Squash Squashed

I hate squash.  Or did for the first 35 years of my life, anyway.  In fact, squash is the primary reason that I developed such a passion for the culinary arts.  I know that makes about as much sense as a fur coat in Tahiti, but it’s true.

Growing up, my only exposure to squash was via my great-great-grandmother Ethel.  As a small child, I remember her slicing yellow squash, and boiling it to within an inch of its own existence.  God love her heart. Although I believe butter makes anything better, in this case it was no help. The resulting “dish” was a bland, stringy, heinously textured yellow glop.  Merely thinking about the taste and the mouth-feel of boiled and squashed yellow squash will, to this day, bring on fits of gagging.  Excuse me for a moment…..

So I went about the next 30 years knowing to the pit of my being that squash was to be feared, detested, and marginalized.  Like a vegan at a Beef Producers Expo, it could not be trusted.

One fine spring day, while dining with my mother at a national café style chain restaurant, she ordered a side of squash casserole.  It looked something like southern cornbread dressing.  Provocative.  Can anything that looks like southern cornbread dressing be that bad?

I prodded it with a fork. It seemed to have texture.

I sniffed it.  Nutty. Sweet. Oniony.

I tasted it.  Clearly, they had gotten her order wrong.  This wasn’t squash.  This was something yummy.  Something sweet and herbilicious, with a soufflé-like texture and a nice, buttery, bread crumb crust.  Sort of like corn pudding.

It slowly began to sink in that perhaps I did not, in fact, hate squash.  Could it be that I had been so duped for 30 years by the vegetable gods?

Knowing that a national restaurant chain was unlikely to share its recipe with me, I set out to create something similar. I’ve been through several iterations, but eventually settled on one that is consistently delish and super simple.  I don’t often use any mixes, prepared foods, or other cheats when cooking, but in this case I do.  Using a sweet cornbread mix shaves off much time, and makes this Squash Pudding sort of a no-brainer to prepare.

So squash was really my first understanding that maybe I didn’t really dislike the foods I thought I did.  Maybe I didn’t detest duck.  Maybe, just maybe, the super greasy, heavy flavor of the Duck in Bing Cherry Sauce that turned me off to duck so many years before was just a bad way to experience duck.  And maybe, just maybe, sampling the overcooked mutton roast with mint jelly at my church’s Sedar Supper was not the best time to decide if I liked lamb.  And maybe beets didn’t always taste like dirt.

I also figured that if my mind could be changed about squash, then other people’s minds could be changed about mushrooms, sweet potatoes, cabbage, or whatever food they swore off forever after a really bad first impression.  Thus, my foodie mission became clear.  Create believers out of non-believers. Mushroom lovers out of mushroom haters.  In the process, I have found adventure in places and deliciousness in flavors I would never have believed I would.  I LOVE a well prepared duck.  A breast pan seared to medium rare in a light, citrusy sauce.  And properly done lamb, especially of the Greek variety, is among my favorites.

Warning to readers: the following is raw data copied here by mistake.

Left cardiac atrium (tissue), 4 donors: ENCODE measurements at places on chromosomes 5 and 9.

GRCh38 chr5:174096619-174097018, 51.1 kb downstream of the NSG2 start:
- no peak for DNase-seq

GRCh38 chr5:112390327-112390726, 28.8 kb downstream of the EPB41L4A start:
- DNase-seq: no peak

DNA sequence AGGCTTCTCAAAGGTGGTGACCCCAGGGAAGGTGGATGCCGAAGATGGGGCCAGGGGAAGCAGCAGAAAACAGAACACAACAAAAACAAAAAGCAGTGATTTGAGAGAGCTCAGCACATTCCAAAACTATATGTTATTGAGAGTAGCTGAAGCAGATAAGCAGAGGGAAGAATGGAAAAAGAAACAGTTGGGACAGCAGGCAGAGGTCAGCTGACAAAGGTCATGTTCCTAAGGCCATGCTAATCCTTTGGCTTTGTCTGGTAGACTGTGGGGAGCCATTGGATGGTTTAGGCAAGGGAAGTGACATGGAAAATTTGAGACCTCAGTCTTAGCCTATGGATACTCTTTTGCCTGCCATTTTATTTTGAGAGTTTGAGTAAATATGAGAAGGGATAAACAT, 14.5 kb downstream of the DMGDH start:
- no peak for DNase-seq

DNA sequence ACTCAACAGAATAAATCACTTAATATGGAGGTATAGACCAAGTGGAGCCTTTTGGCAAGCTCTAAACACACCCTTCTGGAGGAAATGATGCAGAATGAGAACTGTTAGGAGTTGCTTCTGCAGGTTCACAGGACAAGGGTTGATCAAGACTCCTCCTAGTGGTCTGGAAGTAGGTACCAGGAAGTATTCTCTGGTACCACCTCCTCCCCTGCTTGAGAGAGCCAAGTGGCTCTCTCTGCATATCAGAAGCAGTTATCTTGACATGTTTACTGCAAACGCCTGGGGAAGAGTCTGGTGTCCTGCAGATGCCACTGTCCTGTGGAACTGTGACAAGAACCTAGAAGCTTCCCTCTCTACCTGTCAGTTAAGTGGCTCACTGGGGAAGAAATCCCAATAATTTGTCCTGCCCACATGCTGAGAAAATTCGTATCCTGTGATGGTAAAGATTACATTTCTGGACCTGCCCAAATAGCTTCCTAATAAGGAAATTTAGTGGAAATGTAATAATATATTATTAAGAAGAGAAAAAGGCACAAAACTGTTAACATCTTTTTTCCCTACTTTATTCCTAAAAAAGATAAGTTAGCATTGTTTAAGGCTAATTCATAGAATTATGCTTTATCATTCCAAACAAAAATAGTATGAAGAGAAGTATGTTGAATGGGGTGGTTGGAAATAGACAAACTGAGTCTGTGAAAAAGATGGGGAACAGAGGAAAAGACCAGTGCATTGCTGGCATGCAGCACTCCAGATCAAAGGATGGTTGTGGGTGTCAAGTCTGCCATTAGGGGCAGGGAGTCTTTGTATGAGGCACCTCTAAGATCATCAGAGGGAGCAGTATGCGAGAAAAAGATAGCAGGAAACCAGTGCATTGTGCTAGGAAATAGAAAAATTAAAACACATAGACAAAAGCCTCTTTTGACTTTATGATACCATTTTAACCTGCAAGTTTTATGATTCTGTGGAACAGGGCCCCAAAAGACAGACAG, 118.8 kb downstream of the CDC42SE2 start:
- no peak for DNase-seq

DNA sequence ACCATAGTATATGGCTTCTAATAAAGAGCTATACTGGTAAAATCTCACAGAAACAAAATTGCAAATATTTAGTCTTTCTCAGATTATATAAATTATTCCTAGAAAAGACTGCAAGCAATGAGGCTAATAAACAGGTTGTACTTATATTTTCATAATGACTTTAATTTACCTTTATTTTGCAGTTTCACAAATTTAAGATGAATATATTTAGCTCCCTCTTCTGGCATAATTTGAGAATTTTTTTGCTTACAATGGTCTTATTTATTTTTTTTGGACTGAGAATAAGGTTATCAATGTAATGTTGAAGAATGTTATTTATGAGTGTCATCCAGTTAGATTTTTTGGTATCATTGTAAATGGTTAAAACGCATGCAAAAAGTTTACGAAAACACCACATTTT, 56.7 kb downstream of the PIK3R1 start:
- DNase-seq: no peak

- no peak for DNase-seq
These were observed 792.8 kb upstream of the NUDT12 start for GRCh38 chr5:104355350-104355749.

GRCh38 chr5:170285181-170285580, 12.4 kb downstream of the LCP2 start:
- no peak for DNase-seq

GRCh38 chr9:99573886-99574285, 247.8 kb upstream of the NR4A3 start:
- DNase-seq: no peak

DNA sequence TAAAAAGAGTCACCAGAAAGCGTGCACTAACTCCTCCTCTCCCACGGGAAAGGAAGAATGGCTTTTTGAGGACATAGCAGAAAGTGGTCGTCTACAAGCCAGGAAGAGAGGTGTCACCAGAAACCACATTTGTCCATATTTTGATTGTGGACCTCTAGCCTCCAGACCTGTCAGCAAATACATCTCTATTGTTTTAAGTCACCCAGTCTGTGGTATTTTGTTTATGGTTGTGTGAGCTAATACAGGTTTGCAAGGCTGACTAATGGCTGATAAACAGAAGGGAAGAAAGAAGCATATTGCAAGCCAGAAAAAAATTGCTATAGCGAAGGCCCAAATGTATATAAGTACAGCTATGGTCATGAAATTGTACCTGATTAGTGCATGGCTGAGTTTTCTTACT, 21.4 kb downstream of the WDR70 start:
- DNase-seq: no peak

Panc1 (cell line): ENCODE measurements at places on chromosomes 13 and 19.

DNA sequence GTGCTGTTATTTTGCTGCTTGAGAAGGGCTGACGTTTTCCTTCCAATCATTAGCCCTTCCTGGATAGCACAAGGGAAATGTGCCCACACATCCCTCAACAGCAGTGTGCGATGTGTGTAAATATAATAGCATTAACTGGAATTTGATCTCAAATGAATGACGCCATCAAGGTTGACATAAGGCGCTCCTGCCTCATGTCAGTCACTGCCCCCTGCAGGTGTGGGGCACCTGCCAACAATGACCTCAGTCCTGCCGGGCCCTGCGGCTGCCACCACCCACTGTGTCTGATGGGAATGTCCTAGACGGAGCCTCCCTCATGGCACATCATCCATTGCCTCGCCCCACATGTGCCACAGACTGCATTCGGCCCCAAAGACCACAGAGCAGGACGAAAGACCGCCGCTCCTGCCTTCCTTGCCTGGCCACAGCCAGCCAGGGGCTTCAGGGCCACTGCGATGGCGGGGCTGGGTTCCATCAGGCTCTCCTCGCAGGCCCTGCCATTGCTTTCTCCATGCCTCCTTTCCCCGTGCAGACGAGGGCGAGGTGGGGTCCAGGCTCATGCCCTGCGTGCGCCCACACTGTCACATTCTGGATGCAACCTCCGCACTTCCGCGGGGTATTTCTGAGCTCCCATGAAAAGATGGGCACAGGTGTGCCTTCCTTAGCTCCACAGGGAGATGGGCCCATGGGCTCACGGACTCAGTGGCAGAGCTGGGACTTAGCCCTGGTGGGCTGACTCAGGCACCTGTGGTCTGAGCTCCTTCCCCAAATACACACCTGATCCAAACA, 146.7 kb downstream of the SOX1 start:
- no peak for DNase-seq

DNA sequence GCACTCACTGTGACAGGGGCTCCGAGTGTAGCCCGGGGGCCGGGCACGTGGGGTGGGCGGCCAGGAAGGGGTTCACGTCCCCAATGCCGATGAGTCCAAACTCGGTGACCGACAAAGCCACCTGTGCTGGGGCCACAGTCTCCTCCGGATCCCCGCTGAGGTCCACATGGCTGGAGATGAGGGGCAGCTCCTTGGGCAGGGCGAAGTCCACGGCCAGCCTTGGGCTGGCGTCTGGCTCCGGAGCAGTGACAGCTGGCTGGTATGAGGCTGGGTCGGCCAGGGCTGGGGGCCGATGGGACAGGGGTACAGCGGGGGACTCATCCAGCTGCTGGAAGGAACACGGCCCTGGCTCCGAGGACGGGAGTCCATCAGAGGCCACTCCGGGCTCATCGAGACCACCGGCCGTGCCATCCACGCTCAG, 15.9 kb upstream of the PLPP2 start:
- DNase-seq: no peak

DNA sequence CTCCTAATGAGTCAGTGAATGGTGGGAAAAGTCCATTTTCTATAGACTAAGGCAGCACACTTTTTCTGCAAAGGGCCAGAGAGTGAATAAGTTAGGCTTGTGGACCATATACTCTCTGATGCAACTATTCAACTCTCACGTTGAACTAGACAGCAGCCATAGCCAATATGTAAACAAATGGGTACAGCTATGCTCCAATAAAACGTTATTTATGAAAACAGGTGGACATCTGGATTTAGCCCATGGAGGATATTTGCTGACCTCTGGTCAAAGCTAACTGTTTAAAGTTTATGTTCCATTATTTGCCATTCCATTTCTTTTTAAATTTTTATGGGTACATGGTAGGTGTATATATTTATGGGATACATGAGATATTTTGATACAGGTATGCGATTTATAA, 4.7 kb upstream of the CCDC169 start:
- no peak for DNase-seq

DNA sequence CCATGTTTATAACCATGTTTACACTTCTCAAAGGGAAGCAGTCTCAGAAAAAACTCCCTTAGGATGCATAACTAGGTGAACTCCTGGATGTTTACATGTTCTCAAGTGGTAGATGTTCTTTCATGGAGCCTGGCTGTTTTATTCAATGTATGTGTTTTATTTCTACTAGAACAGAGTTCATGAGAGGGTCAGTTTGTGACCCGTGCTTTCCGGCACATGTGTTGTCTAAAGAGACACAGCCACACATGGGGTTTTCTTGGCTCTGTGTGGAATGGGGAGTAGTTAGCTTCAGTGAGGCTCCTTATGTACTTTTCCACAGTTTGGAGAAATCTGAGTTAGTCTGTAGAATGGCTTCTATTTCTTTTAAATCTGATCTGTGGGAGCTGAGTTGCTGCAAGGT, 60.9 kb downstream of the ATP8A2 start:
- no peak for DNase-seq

I would like to say that now  I know that there is really no food that can’t be made palatable with the proper preparation.  However, I am still trying to figure out how to like beets.  They still taste like dirt to me.  If you have a suggestion, let me know, because I would love to conquer that demon!

To pay homage on this Thanksgiving to the vegetable that changed my perspective, I am sharing three recipes using different squash varieties.  I hope you try one you haven’t had before, and find a new favorite along the way.

Indian Squash Pudding

  • 6 medium-sized yellow summer squash
  • 1 medium sweet onion, chopped
  • 1 -8oz box sweet cornbread mix
  • 1 can chicken broth
  • 2 eggs
  • 2 t salt
  • 1 t ground black pepper
  • 1 cup seasoned bread crumbs
  • 3 T butter, cut in small pieces

Preheat oven to 350*

Wash the squash, and cut the ends off.  Slice squash into ½ inch thick slices.  Place in a small stockpot with chicken broth and onions.  Bring to a boil over medium heat and boil for 10 minutes.  Remove from heat and allow to cool for 10 minutes.  Beat in cornbread mix, salt, pepper and eggs.  Pour into a 3 quart casserole.  Sprinkle bread crumbs over the top, and dot with butter.  Bake for 1 hour.

Roasted Acorn Squash

Roasted Acorn Squash With Maple and Cayenne

Serves 4

  •  2 acorn squash
  • 4 tablespoons butter
  • 2 tablespoons maple syrup
  • 1-2 teaspoons cayenne pepper

Preheat oven to 400*           Line a baking pan with foil.

Cut the squash in half long ways.   Scoop out the seeds (an ice cream scoop is great for this).  Cut a small layer off the outside of each half, so that it will sit flat in the baking sheet. Place 1 tablespoon butter and 1 tablespoon maple syrup in the cavity of each squash.  Sprinkle with cayenne pepper, using ¼ to ½ teaspoon each, depending on your tolerance for heat.  Bake for one hour, basting each half with the butter from its cavity a few times.

Orange Scented Butternut Squash Pie

Orange Scented Butternut Squash Pie With Pecan Crumble

Makes 1 pie.